The dream sequences are something I plucked directly from the opening sequence of David Lynch’s Elephantman. I wanted something surreal but also very silly, and I really can’t get away with genuine serious surrealism. I’ve always been more drawn to comedy surrealism like Luis Bunuel and to some extent David Lynch, I find he takes his surrealism (besides possibly Eraserhead, that movie freaks a lot of people out but I found it quite silly and funny in a way) very lightly and with many pinches of salt.
I think if I remember correctly, the reason I made it elephants is mainly because I loved the way Ike (The artist) drew the elephant on the opening page and then I took the opening sequence from David Lynch’s Elephantman, which is a pretty fucking weird intro and ran with it. I’m pretty sure it’s an elephant rape scene, or that’s at least what he’s hinting at, I wouldn’t put that past him to be fair, he’s done weirder shit than that.
I shamelessly stole the Musashi joke from Champloo. I have no shame, it’s just too funny and I read the book of the five rings before I started writing this, so why the fuck not?
We’re introduced to Pookie in earnest, I always like characters with silly names, it almost makes it twice as amazing when they do something incredible, I almost wish I came up with it but I think that was all Ike as is the original concept.
Only 11 pages in do we get to the meat of the story. Pookie has been robbed and the natural imperative of gramps is just to let it go, some stuff isn’t worth your life and Pookie is injured, but Pookie is not like them. Someone takes something from him, he gets it back. He is almost an alien, dropped into a dog eat dog world with an inordinately large set of teeth. This is where I like to think I injected some of the Cain in Kung Fu elements I wanted to bring forward. A lone wanderer, from a strange culture, a warrior with incredible skill plucked out of a fantasy; an almost mockery to human potential, an anime character walking Deus Ex Machina.
The main purpose of this issue is that Pookie was essentially destroyed, his life, his past. He was killed, reborn and everything he knew stripped away from him. So now he has to find himself, he has to decide who he is in this new world, without the world he’d come to know. The first thing he’s drawn to is his sword and violence because that’s all he’d known all his life.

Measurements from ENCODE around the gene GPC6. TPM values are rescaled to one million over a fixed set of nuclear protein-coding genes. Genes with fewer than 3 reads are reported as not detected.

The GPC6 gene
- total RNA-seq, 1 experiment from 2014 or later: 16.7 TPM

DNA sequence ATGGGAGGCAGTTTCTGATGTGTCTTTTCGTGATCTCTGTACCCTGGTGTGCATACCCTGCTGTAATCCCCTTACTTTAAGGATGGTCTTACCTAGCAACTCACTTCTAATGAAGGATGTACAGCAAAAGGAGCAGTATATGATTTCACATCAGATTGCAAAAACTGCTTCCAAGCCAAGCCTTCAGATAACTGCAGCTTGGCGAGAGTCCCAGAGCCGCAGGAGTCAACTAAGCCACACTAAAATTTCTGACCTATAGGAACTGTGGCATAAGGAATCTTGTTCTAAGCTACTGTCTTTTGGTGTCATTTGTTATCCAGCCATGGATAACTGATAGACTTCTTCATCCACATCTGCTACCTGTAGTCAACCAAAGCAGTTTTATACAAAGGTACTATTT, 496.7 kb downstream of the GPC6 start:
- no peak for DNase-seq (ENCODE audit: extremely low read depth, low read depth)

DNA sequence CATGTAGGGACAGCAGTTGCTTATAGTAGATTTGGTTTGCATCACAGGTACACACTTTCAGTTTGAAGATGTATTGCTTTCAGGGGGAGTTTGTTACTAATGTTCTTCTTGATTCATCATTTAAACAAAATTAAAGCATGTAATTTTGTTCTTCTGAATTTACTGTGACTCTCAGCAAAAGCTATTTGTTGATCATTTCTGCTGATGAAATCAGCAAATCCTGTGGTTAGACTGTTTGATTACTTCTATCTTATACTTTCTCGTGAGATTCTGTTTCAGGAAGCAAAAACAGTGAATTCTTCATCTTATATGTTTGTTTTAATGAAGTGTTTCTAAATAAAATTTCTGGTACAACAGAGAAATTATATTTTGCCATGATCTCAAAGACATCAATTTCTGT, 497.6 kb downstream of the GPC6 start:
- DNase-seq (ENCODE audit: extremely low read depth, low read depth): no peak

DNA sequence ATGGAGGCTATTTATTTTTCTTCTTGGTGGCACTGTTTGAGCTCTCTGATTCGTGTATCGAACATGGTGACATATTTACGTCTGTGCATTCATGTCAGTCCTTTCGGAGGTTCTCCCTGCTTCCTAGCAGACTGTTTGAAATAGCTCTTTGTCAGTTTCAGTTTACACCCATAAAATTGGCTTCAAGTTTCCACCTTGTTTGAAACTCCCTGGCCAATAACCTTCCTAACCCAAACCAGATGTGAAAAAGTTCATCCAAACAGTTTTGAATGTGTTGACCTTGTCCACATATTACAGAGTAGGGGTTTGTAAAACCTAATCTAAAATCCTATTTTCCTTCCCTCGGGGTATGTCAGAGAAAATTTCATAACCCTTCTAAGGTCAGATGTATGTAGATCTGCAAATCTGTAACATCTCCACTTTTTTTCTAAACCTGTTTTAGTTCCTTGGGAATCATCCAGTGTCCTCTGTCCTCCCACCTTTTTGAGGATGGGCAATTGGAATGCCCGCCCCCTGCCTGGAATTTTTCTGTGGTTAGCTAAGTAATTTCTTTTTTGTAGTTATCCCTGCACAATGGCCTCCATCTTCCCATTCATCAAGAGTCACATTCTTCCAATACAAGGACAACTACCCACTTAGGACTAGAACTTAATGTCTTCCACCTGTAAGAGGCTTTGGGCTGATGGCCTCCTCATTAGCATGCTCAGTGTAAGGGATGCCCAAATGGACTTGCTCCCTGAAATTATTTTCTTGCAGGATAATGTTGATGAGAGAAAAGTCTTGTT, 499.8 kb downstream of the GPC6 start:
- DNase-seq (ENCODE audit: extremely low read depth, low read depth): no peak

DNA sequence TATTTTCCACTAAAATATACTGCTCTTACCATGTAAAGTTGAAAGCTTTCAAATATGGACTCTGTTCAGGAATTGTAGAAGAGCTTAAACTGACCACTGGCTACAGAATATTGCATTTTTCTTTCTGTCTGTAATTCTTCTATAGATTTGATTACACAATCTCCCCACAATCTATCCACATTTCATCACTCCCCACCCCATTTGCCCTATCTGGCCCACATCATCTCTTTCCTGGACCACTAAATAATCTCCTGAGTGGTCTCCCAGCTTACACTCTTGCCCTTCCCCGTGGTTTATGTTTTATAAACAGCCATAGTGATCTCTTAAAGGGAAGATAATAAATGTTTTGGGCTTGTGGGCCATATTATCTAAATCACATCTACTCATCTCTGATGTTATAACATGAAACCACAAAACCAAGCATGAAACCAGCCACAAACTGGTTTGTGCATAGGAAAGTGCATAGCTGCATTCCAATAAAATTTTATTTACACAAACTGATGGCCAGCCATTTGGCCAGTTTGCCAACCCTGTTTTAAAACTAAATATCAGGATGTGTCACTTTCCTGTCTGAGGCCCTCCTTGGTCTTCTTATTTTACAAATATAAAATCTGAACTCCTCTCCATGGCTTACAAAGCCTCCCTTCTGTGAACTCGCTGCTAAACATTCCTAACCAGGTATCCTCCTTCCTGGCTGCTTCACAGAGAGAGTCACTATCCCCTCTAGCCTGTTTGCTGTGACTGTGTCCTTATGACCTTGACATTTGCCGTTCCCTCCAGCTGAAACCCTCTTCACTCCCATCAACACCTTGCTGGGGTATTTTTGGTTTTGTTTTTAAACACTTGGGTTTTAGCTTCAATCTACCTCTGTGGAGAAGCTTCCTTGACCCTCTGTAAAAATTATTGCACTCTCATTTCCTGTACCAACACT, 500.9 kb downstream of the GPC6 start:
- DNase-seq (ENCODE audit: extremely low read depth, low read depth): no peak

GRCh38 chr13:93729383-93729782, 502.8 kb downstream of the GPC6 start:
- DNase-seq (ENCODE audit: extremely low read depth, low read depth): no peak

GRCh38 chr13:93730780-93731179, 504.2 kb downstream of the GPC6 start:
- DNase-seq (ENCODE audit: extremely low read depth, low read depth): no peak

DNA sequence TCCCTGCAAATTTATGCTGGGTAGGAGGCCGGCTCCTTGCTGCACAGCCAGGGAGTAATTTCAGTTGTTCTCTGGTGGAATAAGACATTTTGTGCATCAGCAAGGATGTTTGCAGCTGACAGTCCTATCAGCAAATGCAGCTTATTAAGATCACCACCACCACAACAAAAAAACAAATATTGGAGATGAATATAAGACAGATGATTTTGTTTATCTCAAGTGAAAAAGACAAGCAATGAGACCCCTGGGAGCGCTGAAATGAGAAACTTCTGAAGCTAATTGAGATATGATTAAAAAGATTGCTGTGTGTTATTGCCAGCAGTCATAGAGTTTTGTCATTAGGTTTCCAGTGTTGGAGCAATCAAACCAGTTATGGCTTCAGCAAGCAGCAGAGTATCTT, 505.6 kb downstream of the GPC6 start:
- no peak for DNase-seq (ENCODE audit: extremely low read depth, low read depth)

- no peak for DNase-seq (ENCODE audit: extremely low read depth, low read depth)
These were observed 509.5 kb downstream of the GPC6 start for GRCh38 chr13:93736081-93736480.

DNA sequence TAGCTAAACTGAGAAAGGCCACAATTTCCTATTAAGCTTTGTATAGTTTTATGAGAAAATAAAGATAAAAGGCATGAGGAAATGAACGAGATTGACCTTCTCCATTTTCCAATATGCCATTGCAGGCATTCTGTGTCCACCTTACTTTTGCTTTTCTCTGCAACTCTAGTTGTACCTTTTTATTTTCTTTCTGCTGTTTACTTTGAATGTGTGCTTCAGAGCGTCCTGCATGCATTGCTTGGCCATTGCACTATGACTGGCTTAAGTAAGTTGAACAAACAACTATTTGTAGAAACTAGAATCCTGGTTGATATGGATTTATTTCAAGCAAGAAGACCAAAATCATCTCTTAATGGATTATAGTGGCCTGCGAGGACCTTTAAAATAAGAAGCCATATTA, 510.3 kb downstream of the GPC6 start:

In a lot of ways this is a coming of age story, someone thrown out of their old life like Kung Fu and thrust into a strange new world, forced to make sense of who he has to become to survive.
This whole issue is essentially about Pookie’s rebirth (fuck that’s pretentious), he’s trying to establish who he really is, because for so long he was one thing (no spoilers); it was his whole world, his identity and in one moment it’s taken from him and now he has to re-establish his identity and who he is as a character. As a writer it was and is a tricky character to write for because he’s almost forming himself with every page, piecing himself together like Doctor Manhattan.
I’m oddly proud of the sword, a sword with a handle like one of those cheesy laughing boxes Jack Nicholson joker has at the end of Batman. He always gets the last laugh even if he dies. I sort of wanted to mock the idea of swords in general.
A katana is as clichéd as you can get these days, so saturated in popular culture. I wanted to make his sword out to be some ridiculous piece of joke shop crap, a silly show piece, a gimmick for laughs, a sword that laughs for a man that doesn’t need to.
It’s also sort of homage to my early knife collection. I bought this crappy machete from Doncaster market when I was like 13 I think. It had a dragon or lions head handle with glowing led’s for eyes that lit up when you pressed a button, jesus what the fuck was I thinking?
The combat I wanted to keep as theatrical as possible, death is a show, it had to be fairly flash but also brutally inefficient. He’s a monster, a vicious killer, who expects applause for his butchery, someone shaped by the brutality of the vicious curiosity of a bloodthirsty crowd egging him on to further heights of gut-wrenching violence. To him violence and killing is a parlour trick, it’s almost a joke, like hitting someone in the face with a custard pie.
That’s how I wanted to capture this element of silliness in this very grotesque and ultra-violent package. I really wanted to hone that feeling of 80’s action movie ultra-violence, like Robocop. Someone is torn apart in this ridiculously over the top death sequence but it’s wrapped up in this really silly camp vibe that makes it all the more sinister and weird.
Ok maybe the ending with the cheesy ‘see ya around kid’ was a little too much but I couldn’t resist. I wanted to end it in a way that made it uncertain where he was going, he was just going somewhere, anywhere to forge a new Pookie, one that followed his own rules and didn’t need no stinkin’ circus.
Well how did I do? haha. Fuck I waffled on like a man possessed, if you read this far through I commend you.
All in all not a lot happens but I think it’s a tight and tidy package, I’ve got a handful of positive reviews for it under my belt already and I feel confident it was a solid first issue. but it gives enough, succinctly I think, to grab the attention for another issue or two.
Well I hope you like it anyway, I’ve rambled enough for a lifetime, as always you can check it out for free at; http://tapastic.com/series/Three-Ring-Samurai
Thanks for reading, peace out.